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another design question on 'program to interfaces' or not

Bob Peterson
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Joined: Jul 30, 2004
Posts: 47
We're trying to design an API that will go out to external customers. I've jumped into a new API product that has been 80-90% designed and written, and I'm trying to decide whether or not to keep the few interfaces that have been written. I'm wrestling with the 'program to an interface, not an implementation' issue.

FYI, my perspective is keep it simple, concrete, program to what you know now, don't have interfaces where there is only one implementation, etc. In the last couple years I have repeatedly inherited projects that seem to me to be very overly complicated in their design. We refer to these as 'atomic baloney slicers' when all you need is a simple knife. So I am leaning towards eliminating the interfaces and keeping the single concrete implementations we have.

On the other side, there is the difficulty of trying to plan for an unknown future (version 2?) and unknown usage by the customers. For instance, our concrete implementation is MyProduct. They may want to create a FooCompanyProduct class, and then handle FooCompanyProduct and MyProduct objects together. But the problem is, we don't know how to define the contract of the Product interface in that scenario. Right now, it seems like ALL the methods we think should be in the proposed Product interface, are already in the MyProduct class.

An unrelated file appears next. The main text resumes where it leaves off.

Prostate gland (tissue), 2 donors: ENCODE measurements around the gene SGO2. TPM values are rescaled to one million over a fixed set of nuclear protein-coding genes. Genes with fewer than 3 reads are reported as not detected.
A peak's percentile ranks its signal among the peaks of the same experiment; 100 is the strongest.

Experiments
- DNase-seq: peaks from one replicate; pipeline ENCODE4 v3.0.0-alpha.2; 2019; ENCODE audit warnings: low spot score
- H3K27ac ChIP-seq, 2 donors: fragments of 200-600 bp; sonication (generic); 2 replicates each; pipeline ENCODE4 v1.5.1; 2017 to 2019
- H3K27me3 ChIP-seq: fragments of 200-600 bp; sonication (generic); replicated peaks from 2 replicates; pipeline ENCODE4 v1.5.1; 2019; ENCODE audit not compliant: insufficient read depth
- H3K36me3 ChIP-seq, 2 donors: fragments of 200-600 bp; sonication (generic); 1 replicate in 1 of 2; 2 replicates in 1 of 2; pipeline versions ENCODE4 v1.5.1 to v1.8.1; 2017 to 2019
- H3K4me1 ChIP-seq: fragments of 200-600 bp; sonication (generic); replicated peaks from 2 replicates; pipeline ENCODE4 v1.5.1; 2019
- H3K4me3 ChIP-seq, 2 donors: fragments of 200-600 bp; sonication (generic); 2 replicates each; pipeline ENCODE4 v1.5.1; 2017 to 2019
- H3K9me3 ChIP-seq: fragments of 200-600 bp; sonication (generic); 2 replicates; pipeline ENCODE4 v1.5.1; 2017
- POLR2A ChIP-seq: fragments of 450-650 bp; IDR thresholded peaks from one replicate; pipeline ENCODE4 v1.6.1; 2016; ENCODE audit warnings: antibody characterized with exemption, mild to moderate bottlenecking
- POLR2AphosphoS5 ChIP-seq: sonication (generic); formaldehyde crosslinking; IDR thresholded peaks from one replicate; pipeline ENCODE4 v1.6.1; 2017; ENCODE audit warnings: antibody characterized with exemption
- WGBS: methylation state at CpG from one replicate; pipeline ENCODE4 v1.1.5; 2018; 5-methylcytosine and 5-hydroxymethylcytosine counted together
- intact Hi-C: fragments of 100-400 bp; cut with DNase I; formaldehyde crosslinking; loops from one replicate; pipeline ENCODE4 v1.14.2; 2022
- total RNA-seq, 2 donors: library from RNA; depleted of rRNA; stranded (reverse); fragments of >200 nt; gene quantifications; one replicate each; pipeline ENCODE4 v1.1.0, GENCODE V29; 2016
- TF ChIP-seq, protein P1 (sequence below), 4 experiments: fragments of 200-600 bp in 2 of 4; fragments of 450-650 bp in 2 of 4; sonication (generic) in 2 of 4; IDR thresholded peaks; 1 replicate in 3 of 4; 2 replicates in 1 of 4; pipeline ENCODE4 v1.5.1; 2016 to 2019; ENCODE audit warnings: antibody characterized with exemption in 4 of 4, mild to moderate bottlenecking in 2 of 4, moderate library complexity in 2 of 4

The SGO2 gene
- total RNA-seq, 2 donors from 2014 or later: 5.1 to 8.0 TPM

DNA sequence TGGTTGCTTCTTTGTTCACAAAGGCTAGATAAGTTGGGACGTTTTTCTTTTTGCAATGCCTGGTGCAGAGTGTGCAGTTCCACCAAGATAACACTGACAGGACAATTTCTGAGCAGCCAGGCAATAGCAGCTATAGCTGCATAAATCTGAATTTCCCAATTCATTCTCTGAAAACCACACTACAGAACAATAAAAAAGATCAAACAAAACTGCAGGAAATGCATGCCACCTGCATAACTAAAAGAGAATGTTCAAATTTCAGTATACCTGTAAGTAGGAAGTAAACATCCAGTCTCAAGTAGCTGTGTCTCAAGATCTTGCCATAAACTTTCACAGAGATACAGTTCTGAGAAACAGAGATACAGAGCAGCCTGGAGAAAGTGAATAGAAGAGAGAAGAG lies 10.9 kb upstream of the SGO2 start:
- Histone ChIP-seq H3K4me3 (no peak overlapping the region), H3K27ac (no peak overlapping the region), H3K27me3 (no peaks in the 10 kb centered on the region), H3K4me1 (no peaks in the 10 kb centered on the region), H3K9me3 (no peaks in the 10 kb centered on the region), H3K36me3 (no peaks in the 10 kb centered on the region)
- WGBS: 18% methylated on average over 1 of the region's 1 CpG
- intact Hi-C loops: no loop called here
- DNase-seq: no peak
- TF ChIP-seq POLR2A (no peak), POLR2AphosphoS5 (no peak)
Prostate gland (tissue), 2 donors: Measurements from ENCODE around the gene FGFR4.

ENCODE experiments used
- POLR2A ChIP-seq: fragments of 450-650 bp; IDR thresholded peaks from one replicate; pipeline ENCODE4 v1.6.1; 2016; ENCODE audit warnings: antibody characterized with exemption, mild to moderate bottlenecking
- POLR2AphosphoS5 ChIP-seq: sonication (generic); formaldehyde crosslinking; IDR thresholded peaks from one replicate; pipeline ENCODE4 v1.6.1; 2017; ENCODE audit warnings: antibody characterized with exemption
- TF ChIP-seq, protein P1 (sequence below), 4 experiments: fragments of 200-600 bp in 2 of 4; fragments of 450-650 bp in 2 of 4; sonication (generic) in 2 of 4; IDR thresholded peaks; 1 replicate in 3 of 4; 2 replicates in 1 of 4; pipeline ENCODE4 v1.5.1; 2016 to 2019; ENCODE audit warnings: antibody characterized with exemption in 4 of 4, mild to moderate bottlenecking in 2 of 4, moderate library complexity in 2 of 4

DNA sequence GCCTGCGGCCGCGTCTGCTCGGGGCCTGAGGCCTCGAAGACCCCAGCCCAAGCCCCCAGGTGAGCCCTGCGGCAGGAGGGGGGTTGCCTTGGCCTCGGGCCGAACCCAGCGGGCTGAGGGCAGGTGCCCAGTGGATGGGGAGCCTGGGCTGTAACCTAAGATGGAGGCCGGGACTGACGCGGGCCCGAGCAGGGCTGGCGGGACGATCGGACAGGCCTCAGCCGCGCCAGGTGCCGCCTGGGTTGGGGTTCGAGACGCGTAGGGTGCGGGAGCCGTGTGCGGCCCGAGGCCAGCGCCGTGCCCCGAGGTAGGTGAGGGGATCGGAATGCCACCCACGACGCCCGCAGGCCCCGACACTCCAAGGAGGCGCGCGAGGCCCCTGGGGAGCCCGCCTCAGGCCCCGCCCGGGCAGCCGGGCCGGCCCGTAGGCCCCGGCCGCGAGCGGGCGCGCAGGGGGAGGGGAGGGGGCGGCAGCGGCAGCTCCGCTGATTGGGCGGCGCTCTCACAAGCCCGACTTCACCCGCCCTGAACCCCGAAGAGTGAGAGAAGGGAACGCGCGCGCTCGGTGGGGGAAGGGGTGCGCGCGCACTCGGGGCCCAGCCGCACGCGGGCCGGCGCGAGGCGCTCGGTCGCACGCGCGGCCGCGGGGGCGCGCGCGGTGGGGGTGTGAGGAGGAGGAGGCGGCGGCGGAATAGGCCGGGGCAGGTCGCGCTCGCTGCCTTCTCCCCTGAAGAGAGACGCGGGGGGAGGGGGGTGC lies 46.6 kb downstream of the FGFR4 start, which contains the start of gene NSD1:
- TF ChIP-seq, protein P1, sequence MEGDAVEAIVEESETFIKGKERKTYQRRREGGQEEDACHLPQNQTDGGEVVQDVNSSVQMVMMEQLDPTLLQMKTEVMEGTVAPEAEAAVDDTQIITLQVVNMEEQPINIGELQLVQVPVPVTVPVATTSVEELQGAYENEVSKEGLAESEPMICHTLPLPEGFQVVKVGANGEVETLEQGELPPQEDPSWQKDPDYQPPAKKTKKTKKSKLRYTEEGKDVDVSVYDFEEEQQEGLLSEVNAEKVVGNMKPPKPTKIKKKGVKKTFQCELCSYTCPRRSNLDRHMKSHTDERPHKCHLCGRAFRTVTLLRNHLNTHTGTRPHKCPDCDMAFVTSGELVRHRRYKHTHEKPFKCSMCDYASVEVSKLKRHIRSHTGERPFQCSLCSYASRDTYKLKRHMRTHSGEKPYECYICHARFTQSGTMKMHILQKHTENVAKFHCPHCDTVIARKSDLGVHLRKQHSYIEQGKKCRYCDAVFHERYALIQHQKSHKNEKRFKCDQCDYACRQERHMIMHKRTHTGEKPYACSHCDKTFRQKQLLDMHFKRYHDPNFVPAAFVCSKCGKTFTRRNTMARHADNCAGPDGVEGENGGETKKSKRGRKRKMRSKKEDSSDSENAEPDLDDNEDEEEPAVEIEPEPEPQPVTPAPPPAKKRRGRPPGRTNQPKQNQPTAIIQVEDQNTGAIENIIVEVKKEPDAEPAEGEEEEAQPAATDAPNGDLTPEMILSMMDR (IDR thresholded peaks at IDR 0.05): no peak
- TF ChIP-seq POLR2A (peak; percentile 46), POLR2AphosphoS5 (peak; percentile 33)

After our last design session, we decided to get rid of the interface, push a lot of the methods in the MyProduct class into an AbstractProduct class, which the customer can then extend. Another facet of the issue is that the custom classes the customer may want to make, must be composed of our components. Maybe that will help explain the decision on the AbstractProduct class. It's hard to explain it w/out getting into trouble divulging company secrets and all that.

I've been reading design articles on this issue and have just been going round and round on it. Honestly, a lot of those articles are hard for me to fully digest in an abstract sense, even with examples. I think I understand the benefits of interfaces with multiple implementations. Maybe I just need to learn the hard way by doing it wrong, but I'm trying to avoid that.